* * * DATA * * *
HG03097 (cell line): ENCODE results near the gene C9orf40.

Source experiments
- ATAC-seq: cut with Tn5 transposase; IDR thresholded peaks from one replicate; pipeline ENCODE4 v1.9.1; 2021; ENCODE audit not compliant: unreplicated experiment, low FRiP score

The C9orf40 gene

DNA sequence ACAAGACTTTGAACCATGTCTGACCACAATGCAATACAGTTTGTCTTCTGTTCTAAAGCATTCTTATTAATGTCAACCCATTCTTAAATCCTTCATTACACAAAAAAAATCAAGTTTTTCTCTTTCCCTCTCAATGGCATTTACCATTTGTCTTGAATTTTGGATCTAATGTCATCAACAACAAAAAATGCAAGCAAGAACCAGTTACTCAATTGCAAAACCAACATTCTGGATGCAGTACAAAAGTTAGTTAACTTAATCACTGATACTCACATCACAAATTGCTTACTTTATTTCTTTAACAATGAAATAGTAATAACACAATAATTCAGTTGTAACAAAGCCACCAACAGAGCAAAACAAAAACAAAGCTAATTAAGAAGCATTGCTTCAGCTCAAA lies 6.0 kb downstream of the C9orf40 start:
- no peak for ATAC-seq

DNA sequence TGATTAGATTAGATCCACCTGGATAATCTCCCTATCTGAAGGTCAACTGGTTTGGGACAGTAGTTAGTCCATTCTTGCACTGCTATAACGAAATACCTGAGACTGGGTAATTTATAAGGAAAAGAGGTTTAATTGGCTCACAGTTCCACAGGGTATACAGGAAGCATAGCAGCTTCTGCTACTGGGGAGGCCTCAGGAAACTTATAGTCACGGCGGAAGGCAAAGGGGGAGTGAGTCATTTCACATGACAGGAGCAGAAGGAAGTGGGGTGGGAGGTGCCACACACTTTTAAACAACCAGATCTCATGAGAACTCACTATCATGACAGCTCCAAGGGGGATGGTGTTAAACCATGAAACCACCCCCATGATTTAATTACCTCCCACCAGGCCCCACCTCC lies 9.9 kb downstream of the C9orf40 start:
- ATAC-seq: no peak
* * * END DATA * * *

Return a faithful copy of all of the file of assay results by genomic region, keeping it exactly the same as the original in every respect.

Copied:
HG03097 (cell line): ENCODE results near the gene C9orf40.

Source experiments
- ATAC-seq: cut with Tn5 transposase; IDR thresholded peaks from one replicate; pipeline ENCODE4 v1.9.1; 2021; ENCODE audit not compliant: unreplicated experiment, low FRiP score

The C9orf40 gene

DNA sequence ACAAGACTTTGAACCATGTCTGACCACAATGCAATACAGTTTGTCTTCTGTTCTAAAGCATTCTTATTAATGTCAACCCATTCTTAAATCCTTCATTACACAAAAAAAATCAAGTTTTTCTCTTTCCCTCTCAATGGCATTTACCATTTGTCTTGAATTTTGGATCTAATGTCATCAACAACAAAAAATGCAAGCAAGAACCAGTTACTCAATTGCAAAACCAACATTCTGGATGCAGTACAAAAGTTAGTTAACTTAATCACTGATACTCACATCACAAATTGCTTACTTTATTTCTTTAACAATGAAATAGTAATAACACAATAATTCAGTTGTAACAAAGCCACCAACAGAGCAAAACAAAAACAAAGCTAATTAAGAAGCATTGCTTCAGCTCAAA lies 6.0 kb downstream of the C9orf40 start:
- no peak for ATAC-seq

DNA sequence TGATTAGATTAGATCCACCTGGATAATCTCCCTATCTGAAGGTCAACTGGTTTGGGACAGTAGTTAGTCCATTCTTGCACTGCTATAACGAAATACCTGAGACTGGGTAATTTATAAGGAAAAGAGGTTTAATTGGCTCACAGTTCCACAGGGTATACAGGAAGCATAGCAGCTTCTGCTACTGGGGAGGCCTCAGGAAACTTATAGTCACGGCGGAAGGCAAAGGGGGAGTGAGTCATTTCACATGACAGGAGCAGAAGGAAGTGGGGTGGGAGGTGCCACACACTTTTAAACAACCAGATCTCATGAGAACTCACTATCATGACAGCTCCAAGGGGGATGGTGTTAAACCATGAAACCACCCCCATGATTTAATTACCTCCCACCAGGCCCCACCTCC lies 9.9 kb downstream of the C9orf40 start:
- ATAC-seq: no peak